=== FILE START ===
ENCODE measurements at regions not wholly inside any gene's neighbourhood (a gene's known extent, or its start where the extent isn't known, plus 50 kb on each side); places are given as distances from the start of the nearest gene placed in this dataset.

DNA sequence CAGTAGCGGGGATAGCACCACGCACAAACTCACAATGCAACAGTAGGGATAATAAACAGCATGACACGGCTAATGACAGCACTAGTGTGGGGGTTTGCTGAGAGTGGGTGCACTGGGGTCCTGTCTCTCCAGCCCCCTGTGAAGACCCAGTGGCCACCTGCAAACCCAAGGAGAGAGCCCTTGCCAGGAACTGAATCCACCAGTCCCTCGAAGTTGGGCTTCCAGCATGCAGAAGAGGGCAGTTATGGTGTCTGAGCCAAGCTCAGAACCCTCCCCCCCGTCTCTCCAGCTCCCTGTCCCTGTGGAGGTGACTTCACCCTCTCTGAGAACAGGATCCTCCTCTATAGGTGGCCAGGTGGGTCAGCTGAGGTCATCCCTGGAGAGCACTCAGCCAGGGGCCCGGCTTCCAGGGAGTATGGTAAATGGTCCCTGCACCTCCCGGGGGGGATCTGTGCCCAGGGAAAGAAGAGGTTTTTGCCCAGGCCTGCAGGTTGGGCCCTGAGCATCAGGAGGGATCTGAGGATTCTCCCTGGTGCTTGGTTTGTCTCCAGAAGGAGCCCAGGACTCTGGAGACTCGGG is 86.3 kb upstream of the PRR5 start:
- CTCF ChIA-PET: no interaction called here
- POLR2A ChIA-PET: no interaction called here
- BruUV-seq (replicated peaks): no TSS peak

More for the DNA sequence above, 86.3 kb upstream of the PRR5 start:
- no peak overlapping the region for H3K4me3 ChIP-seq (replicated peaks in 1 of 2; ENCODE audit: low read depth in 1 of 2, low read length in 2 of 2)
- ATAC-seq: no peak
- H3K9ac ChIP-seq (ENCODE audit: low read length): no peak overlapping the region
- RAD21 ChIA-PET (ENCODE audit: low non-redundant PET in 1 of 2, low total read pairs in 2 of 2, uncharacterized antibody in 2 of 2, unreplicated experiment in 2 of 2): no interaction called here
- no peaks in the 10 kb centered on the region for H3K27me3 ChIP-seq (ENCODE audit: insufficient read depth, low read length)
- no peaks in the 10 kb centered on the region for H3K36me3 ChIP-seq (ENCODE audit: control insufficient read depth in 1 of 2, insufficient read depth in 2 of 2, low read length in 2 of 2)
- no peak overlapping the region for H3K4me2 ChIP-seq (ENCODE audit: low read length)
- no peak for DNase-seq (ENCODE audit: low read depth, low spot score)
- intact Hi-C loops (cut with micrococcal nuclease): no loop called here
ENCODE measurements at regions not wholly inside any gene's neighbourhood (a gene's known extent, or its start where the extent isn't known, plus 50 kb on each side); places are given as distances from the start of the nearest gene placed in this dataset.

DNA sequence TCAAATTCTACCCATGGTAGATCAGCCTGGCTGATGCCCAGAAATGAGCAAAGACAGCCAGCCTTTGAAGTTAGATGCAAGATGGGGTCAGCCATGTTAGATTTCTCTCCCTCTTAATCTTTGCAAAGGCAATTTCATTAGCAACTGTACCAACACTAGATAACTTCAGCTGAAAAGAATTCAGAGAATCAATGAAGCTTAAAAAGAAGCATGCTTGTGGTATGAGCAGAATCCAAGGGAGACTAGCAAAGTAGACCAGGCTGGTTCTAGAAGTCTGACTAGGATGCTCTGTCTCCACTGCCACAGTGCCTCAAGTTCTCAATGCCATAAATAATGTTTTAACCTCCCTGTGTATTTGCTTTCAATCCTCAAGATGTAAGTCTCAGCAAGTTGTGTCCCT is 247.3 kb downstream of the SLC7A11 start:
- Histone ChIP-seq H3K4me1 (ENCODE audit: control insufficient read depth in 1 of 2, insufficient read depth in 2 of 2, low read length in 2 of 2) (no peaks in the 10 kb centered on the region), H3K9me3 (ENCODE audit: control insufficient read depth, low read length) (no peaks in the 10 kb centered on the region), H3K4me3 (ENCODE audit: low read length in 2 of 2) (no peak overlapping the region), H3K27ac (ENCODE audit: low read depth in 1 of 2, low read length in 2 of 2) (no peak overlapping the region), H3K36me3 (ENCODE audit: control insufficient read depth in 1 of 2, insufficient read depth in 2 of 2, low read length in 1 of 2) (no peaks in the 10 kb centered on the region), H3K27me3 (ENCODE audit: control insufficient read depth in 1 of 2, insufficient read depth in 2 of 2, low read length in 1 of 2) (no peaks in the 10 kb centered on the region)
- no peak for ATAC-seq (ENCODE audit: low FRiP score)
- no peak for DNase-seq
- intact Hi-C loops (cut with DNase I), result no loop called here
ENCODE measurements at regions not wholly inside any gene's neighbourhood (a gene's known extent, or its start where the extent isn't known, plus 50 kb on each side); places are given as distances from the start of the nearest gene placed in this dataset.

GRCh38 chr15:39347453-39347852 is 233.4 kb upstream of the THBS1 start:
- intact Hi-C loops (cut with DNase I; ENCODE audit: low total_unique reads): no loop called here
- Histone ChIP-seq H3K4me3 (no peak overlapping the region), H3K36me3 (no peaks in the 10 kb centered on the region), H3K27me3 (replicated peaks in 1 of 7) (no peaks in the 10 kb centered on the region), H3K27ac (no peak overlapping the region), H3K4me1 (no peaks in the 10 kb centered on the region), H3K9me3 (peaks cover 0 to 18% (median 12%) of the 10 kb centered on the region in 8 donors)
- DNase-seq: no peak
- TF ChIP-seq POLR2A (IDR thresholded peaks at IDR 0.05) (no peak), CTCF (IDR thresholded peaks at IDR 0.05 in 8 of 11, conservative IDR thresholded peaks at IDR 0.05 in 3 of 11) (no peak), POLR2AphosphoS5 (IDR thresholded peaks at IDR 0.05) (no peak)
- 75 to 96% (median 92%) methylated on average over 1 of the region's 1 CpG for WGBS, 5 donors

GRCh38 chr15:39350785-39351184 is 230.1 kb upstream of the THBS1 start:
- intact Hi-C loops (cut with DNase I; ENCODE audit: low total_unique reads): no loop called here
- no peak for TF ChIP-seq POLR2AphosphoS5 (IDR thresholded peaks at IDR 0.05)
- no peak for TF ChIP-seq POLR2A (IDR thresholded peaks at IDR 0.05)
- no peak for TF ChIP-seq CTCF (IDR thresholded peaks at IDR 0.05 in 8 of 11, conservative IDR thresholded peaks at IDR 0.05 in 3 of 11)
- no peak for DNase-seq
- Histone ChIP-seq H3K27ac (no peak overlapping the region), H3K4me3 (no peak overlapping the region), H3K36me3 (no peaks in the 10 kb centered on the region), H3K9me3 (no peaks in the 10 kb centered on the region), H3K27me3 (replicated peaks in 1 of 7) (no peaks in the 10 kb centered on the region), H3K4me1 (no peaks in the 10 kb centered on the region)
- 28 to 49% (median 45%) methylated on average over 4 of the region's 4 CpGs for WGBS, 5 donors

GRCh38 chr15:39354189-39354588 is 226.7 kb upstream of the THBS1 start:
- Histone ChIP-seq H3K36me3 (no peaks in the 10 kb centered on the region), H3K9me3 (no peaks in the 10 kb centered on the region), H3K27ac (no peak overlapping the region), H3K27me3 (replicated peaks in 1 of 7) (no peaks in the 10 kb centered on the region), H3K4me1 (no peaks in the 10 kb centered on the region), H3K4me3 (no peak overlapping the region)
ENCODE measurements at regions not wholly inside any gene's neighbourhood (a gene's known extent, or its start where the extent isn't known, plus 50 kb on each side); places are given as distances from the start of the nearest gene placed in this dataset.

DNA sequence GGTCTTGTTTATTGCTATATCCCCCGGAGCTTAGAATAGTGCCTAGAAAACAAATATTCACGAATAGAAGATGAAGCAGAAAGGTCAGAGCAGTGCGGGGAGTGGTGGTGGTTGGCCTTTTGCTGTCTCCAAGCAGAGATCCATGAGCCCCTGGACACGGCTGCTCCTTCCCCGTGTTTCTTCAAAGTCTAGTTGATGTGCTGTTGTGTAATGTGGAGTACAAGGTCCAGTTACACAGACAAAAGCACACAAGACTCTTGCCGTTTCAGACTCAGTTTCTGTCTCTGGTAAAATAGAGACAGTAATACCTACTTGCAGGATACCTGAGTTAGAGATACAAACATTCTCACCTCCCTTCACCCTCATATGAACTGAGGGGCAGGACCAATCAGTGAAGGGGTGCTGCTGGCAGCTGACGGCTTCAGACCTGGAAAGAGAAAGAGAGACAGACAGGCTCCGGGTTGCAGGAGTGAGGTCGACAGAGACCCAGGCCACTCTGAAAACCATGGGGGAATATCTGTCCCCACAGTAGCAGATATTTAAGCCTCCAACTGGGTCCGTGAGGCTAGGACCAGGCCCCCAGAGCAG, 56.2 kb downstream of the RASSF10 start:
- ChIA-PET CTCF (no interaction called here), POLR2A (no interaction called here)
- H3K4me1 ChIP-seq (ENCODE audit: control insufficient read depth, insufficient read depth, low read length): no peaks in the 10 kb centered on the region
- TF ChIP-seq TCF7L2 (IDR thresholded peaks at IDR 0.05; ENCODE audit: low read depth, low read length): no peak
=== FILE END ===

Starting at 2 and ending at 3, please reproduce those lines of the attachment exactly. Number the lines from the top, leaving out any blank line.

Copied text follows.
DNA sequence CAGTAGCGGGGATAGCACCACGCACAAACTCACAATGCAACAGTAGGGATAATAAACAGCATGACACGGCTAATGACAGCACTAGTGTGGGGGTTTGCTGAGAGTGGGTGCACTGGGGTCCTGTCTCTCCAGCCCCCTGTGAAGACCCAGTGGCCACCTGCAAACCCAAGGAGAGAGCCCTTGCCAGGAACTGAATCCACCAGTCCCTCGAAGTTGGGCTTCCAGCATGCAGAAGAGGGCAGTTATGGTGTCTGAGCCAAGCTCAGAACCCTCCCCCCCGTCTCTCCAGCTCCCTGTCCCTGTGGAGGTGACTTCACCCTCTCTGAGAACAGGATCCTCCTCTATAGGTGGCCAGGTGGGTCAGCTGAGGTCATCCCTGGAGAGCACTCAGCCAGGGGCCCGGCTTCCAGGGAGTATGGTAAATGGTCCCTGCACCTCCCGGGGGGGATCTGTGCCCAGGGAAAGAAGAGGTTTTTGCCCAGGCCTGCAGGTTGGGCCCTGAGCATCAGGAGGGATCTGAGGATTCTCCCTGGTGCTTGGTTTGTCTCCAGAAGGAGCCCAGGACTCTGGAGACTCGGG is 86.3 kb upstream of the PRR5 start:
- CTCF ChIA-PET: no interaction called here